Srinagar: The Jammu and Kashmir Government has been able to achieve remarkable improvement in multiple indicators related to maternal and child health in the recent years—with notable progress in reducing infant mortality rate (IMR) across the Himalayan State.
In this regard, a marathon meeting was convened under the chairmanship of Financial Commissioner, Health and Medical Education, Atal Dulloo here.
The meeting was attended by Principal Government Medical College, Srinagar, Prof Parvez Ahmad Shah, Director Health Services, Kashmir, Dr Kunzes Dolma, officials from National Health Mission and other allied wings. Principal Government Medical College, Jammu, Prof Sunanda Raina, Director Health Services, Jammu, Dr Sameer Mattoo, Mission Director, National Health Mission, Bhupinder Kumar and other concerned participated in the meeting via video-conferencing.
The meeting was informed that the institutional deliveries, fertility rate, antenatal care have seen an improvement in the period as reflected by data of National Family Health Survey (NFHS)-3 to NFHS-4. All this has translated into reduction of IMR from 52 in 2005 to 23 in 2017.
In order to further decrease Infant Mortality Rate across the State to a single digit, an action plan has been developed by National Health Mission, J&K with technical support from the Norway India Partnership Initiative.
Speaking on the occasion, Atal Dulloo said that Government is committed to eliminate preventable deaths of newborns and children by 2030 in line with the Sustainable Development Goals (SDGs).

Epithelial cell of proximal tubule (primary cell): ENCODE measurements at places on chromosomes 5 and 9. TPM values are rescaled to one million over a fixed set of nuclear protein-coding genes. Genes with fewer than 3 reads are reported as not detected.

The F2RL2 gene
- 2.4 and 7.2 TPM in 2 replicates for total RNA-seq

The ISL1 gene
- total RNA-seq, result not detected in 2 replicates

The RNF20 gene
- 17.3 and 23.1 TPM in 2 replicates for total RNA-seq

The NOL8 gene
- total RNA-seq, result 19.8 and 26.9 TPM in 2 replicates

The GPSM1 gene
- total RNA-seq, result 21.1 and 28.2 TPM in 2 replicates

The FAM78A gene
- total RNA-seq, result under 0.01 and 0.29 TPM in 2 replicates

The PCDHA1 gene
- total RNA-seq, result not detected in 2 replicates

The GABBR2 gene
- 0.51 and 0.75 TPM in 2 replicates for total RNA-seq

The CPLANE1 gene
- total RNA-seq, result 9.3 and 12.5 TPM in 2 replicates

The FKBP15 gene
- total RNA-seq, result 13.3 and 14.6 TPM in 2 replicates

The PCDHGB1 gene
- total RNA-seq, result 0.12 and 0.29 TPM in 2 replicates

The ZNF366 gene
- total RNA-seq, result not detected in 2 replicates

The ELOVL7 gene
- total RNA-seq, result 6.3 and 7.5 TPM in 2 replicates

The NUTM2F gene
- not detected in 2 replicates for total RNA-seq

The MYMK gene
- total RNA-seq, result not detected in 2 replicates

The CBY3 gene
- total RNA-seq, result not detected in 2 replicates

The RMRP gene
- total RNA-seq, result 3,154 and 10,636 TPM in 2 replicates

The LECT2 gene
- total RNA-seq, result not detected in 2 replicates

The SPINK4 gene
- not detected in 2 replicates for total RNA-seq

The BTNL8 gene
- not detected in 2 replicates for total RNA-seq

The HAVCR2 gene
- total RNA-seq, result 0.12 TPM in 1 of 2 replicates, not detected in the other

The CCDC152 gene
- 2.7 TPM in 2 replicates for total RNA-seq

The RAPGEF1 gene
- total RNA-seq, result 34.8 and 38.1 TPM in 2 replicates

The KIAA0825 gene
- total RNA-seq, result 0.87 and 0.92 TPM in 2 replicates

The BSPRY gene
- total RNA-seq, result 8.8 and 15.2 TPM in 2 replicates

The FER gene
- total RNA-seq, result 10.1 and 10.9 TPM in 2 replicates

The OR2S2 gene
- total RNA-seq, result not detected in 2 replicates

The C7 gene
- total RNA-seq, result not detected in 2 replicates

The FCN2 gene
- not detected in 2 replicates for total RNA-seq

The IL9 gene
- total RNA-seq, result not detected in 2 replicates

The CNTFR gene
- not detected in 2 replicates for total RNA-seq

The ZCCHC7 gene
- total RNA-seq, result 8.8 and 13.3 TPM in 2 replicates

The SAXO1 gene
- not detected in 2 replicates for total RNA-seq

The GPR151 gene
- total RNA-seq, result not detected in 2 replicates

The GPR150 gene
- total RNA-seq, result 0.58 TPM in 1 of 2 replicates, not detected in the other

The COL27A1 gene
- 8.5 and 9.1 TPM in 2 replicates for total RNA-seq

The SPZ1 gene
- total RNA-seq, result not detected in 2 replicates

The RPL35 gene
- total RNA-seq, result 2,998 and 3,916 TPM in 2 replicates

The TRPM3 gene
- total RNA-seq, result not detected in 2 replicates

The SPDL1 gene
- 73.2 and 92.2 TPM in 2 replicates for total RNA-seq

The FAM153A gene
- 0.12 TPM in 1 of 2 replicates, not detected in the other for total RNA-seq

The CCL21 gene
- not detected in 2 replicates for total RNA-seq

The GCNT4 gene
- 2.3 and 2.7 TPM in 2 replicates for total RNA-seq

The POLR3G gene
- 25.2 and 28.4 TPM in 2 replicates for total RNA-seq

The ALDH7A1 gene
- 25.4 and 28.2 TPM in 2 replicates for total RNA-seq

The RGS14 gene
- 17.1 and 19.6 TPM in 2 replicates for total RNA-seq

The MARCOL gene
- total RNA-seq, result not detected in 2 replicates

During the meeting, the Financial Commissioner took a threadbare review of the action plan that enlists the community based and health facility-based interventions for reducing the child mortality rate.
He said that the Department with active support from National Health Mission has put strenuous efforts to provide essential newborn care at Government health institutions across the State through Facility-Based and Home-Based Newborn Care.
The meeting was also informed that the community-based interventions which need strengthening include birth preparedness, home-based newborn care, mothers absolute affection, intensified diarrhea control fortnight, universal immunisation programme, VHNDs and IMNCI, besides various components of Poshan Abhiyan are being implemented to further reduce child mortality indicators.
Pertinently National Family Health Survey (NFHS) suggests that the infant mortality rate (IMR), an important summary measure of a country’s health, saw a marked improvement over the past decade, declining from 57 per 1,000 live births in 2005-06 to 41 per 1,000 live births in 2015-16. The improvement over the past decade has been much faster than in the rest of the post-liberalization era. (GNS)